Australia Weather News

Temperatures will be up to 10 degrees above average in some parts of Queensland today. - ABC

Heat records have tumbled today with sweltering conditions intensifying in parts of southern Queensland, the Bureau of Meteorology (BOM) says.

Warwick set a new December record of 40.8 degrees Celsius, while Applethorpe registered 37.5C, passing a previous high for the month of 36.8C that was set in 1972.

A trough system that brought scorching temperatures to south-west Queensland over the last few days now has its sights set on parts of the Maranoa and Warrego and Darling Downs and Granite Belt.

BOM senior forecaster Felim Hanniffy said several locations were set to approach December records in the wake of Queensland's second-warmest November.

The mercury was forecast to hit 46 degrees Celsius in Goondiwindi, 44C in St George, 41C in Dalby and 37C in Toowoomba.

"Inland, you're looking at 8 to 11 degrees above average and even the overnight minimums could be 8 to 10 degrees above average," Mr Hanniffy said.

"Most of the Darling Downs is 10 to 11 degrees above average."

South-east Queensland felt the heat too — Brisbane recorded a top of 31.9C at 1:38pm, slightly below its forecast high of 34C — while Gatton reached 39.4C.

Mr Hanniffy said the trough system will edge slightly east on Thursday.

"It's not going very far in a hurry though … it's just going to stall there but it could bring some localised thunderstorms and some locally heavy falls about the Granite Belt," he said.

"To the west of it, over in the far south west and Maranoa, it'll be a little bit cooler but still well above average for the time of year.

"Temperatures, even on Thursday, will still be in the low 40s."

Goondiwindi Regional Mayor Lawrence Springborg said despite the run of days above 40C locals were coping with the conditions.

"People don't like [the heat] a lot but people in rural areas tend to deal with the heat and the reality of those things in their everyday life," he said.

"Working in temperatures over 40 degrees is something a lot of people do.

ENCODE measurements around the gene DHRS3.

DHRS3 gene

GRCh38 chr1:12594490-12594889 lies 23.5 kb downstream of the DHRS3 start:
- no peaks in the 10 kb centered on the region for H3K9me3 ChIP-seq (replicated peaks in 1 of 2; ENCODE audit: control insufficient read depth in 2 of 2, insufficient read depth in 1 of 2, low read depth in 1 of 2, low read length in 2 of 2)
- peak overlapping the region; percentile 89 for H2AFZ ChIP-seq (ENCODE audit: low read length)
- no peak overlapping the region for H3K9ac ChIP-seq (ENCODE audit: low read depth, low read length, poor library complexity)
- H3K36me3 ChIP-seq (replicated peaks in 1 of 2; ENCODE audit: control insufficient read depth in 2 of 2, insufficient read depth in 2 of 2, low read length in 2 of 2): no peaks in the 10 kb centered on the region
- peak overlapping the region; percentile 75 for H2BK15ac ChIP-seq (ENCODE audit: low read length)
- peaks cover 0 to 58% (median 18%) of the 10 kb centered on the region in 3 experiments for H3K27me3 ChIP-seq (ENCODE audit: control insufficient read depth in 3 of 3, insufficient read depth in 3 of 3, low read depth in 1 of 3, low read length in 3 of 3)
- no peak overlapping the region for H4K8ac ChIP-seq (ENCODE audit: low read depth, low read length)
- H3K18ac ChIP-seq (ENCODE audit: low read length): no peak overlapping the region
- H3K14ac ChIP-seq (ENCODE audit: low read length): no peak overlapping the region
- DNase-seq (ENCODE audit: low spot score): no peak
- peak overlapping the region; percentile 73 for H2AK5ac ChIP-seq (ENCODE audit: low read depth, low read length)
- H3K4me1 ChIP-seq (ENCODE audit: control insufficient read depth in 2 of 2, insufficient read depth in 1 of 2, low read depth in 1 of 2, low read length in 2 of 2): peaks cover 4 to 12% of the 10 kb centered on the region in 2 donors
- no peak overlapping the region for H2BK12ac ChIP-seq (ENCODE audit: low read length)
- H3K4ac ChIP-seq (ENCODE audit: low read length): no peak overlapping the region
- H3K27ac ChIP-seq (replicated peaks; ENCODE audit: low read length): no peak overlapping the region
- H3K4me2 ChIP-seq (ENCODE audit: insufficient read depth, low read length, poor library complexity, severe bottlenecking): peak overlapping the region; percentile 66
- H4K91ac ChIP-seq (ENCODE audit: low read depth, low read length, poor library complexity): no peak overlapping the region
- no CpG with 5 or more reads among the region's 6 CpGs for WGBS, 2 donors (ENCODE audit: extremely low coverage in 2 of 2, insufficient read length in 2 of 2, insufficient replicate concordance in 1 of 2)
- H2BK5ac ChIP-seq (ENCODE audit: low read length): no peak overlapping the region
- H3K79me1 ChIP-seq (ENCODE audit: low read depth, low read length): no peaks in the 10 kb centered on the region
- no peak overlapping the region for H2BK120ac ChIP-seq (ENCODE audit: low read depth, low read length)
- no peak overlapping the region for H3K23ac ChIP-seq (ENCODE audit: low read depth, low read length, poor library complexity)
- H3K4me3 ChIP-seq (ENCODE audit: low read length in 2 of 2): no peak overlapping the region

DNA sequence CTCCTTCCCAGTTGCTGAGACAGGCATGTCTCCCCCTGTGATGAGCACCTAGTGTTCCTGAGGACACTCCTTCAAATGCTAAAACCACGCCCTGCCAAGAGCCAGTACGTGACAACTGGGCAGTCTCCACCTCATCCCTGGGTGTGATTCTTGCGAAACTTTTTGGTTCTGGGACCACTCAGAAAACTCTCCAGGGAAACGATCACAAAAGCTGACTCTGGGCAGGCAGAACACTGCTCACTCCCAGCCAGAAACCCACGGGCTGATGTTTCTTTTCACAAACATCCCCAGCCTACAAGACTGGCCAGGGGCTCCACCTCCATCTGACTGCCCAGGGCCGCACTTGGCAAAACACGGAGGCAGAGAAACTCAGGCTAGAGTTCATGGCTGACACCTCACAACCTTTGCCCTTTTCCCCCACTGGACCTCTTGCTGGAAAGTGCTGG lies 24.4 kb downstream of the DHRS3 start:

"Of course the big issue now is we'd love to see some rain and, hopefully, that's something that's going to happen in the not-too-distant future."

Heat impacts crops

Grantham farmer Derek Schultz said he was not planting a summer crop for the first time in decades.

Instead, he was just growing lucerne because of the hot, dry conditions.

"We're irrigating but it's dry water, that's what it seems like … the plant is being kept alive, it's not thriving," he said.

"Anybody that can get something through, God bless them … because it's going to be a tough job."

He said water supplies had dropped dramatically in the past 10 days, worrying many farmers.

"We've been through tough times before but nothing like this … it's as dry on top of the ground as it is underneath the ground."

Mr Hanniffy said it would not be until the weekend when another system was set to develop in south-west Queensland late on Saturday that temperatures should ease.

"That system looks like the significant system that will flush out all this very warm and muggy weather," he said.

"Later in the weekend, and early next week, it'll bring a change back to cooler conditions across parts of the south as well.

"If you look at, for instance Birdsville and these areas, temperatures [will be] dropping back to the low 30s by about Monday and temperatures could be as much as 15 degrees cooler than what we're seeing at the moment."

Queensland Fire and Emergency Services have imposed a local fire ban until 11:59pm Monday December 7 for residents in the Logan, Scenic Rim, Ipswich, Lockyer Valley, Somerset and Gold Coast local government areas.

Last month was Queensland's second-warmest November on record.

November 2014 was the hottest.

Maximum temperatures last month were 2.85C above average, the minimum was 2.17C above and the mean temperature 2.51C above.

Birdsville in the state's far south-west had a November-record run of four days above 46C, peaking on 47.1 degrees on Monday.

ABC